John Pius Metras was the most historically significant figure in Western’s football history, and likely in Western’s sports history. Metras was born in 1909 in Dowagiac, Michigan, and educated at the University of Detroit, where he played on the football team and was named an All American in 1932. The next year Metras came to Canada to play for St. Michael’s College in Toronto, where he gave a similarly spectacular performance. Metras planned to save money to start a landscaping business and so in 1935 he welcomed Western’s offer of a seasonal job as an assistant football coach responsible for the Colts intermediate team. Between seasons Metras worked in Detroit and, in 1937, he married his college sweetheart, Shirley Goodheart. The Metrases were expecting a baby and on the point of establishing themselves permanently in Detroit in 1940 when Metras accepted an offer from Western’s president, Dr. Sherwood Fox, to work on sustaining a football program at Western during the Second World War. Holding football games early in the war was controversial, but by 1942 arrangements were made for university football teams to compete against military teams in matches that were both popular and exciting.
Having sustained Western’s football team during the war, and after 1943 the basketball team as well, Metras remained as their coach and also became Western’s director of athletics in 1945. These duties kept him extremely busy in the following years and demanded very long days. Metras was motivated to work as hard as possible by his enthusiasm for sport, the university, students, and his colleagues. By the 1950s Metras was in his prime. His teams had impeccable reputations, he had good rapport with student athletes, the university was growing rapidly, and the newly built Thames Hall provided excellent office and athletic facilities. Metras had good relationships with his colleagues, including his secretaries and business managers Mary Burr Calvert and later her sister, June Burr. He also enjoyed close connections with members of the university administration, especially President Dr. George Edward Hall. Strong ties with regional high school coaches aided Metras’ recruitment drives. He even appeared as a weekly football commentator on a local television show from 1955-57.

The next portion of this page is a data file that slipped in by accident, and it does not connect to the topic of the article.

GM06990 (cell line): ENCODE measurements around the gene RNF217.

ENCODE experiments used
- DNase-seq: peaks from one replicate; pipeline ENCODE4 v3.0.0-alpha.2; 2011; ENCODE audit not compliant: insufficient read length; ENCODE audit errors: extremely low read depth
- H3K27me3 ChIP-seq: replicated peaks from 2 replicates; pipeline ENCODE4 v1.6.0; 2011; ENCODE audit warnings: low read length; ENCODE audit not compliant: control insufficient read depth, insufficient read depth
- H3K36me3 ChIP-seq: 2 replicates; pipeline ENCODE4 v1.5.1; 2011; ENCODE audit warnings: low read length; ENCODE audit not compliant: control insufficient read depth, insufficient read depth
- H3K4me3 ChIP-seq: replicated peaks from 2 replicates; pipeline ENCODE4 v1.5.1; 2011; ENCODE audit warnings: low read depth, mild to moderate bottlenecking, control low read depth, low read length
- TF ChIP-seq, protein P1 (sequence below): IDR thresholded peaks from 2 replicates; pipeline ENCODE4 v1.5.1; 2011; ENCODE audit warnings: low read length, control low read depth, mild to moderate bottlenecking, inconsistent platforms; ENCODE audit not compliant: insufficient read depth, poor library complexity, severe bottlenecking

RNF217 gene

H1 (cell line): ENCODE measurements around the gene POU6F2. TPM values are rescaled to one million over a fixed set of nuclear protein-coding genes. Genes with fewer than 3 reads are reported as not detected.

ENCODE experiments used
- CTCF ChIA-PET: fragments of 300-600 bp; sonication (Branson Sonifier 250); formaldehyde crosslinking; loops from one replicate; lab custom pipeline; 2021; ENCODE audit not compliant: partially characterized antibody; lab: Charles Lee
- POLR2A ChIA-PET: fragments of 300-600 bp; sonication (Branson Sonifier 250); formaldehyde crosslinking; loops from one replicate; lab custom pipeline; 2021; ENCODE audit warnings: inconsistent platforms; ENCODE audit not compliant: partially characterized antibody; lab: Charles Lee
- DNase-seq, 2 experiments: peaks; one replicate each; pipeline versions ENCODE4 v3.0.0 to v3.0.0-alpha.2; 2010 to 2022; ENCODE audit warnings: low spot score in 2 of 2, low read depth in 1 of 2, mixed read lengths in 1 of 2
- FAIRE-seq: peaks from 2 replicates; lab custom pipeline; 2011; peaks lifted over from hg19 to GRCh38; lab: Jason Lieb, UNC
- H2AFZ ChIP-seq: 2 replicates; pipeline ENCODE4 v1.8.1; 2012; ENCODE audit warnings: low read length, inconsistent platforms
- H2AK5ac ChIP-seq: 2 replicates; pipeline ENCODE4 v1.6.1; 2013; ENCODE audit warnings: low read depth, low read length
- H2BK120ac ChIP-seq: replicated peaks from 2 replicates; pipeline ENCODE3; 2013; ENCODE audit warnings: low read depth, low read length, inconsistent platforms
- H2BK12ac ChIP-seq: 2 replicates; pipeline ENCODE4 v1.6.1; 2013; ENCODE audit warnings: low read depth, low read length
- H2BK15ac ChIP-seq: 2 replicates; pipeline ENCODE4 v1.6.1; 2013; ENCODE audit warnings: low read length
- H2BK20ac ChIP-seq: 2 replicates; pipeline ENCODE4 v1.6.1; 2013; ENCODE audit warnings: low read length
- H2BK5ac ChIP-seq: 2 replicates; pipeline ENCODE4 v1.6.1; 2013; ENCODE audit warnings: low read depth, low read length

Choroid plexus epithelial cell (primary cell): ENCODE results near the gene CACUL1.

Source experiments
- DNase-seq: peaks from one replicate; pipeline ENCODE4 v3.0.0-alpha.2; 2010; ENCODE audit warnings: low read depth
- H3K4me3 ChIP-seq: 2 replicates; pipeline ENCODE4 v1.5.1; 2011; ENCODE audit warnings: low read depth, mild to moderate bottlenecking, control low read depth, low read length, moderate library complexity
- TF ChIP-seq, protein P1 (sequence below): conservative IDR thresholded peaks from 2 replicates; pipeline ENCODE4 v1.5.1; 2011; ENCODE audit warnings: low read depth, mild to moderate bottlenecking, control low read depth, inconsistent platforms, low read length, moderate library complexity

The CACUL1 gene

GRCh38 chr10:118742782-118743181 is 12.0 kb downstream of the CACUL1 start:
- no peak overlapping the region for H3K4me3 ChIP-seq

1959 was one of the best football seasons in Metras’ career. The year brought Metras’ twenty-fifth season as a coach at Western, and to commemorate the occasion Metras was surprised with the gifts of an automobile from the W Club, a gold watch from the Mustangs, and a book autographed by 400 members of teams he had coached at Western. Metras’ son and long-time team mascot, John Metras Jr., also joined the Mustangs football team that year. Most significantly, the Mustangs won the Yates Cup and subsequently the Churchill Cup in the Canada-wide final.
Unfortunately Shirley Metras’ health was perilous in the late 1940s and 1950s. She was forced to spend long periods in hospital or recuperating at home or with her family in Michigan. Financial concerns and Shirley Metras’ health forced the Metras family to leave the dream home they had built on Huron Street for a more manageable house immediately north of the university. These domestic worries likely marred an otherwise spectacular period of Metras’ career.
The 1960s brought professional troubles for Metras. He retired from coaching basketball in 1964 because he felt over-committed. Worsening relations with a new generation of students, changes in university culture, and the retirement or death of colleagues made Metras’ position increasingly problematic. Reforms to athletics programs reduced their role in attracting publicity and prestige for the university, reallocated resources from intercollegiate sports to recreational facilities, and increased student power. As well, Metras did not believe that he could effectively perform both his jobs as director of athletics and as senior intercollegiate football coach, and so he chose to retire from the latter position at the end of the 1969 season. At age sixty and after thirty-four seasons, Metras announced in June 1969 that the coming season would be his last as coach. The statistical record of his years as the Mustangs’ head coach is impressive: 109 wins, eleven ties, and eighty defeats. He remained as director of athletics until 1972. Thereafter he continued to promote Western, worked as an assistant manager at the new J. Gordon Thompson Arena until 1974, and was involved with other projects. Metras was inducted into the Canadian Football Hall of Fame in 1980. Metras died while on holiday in Florida in April 1982.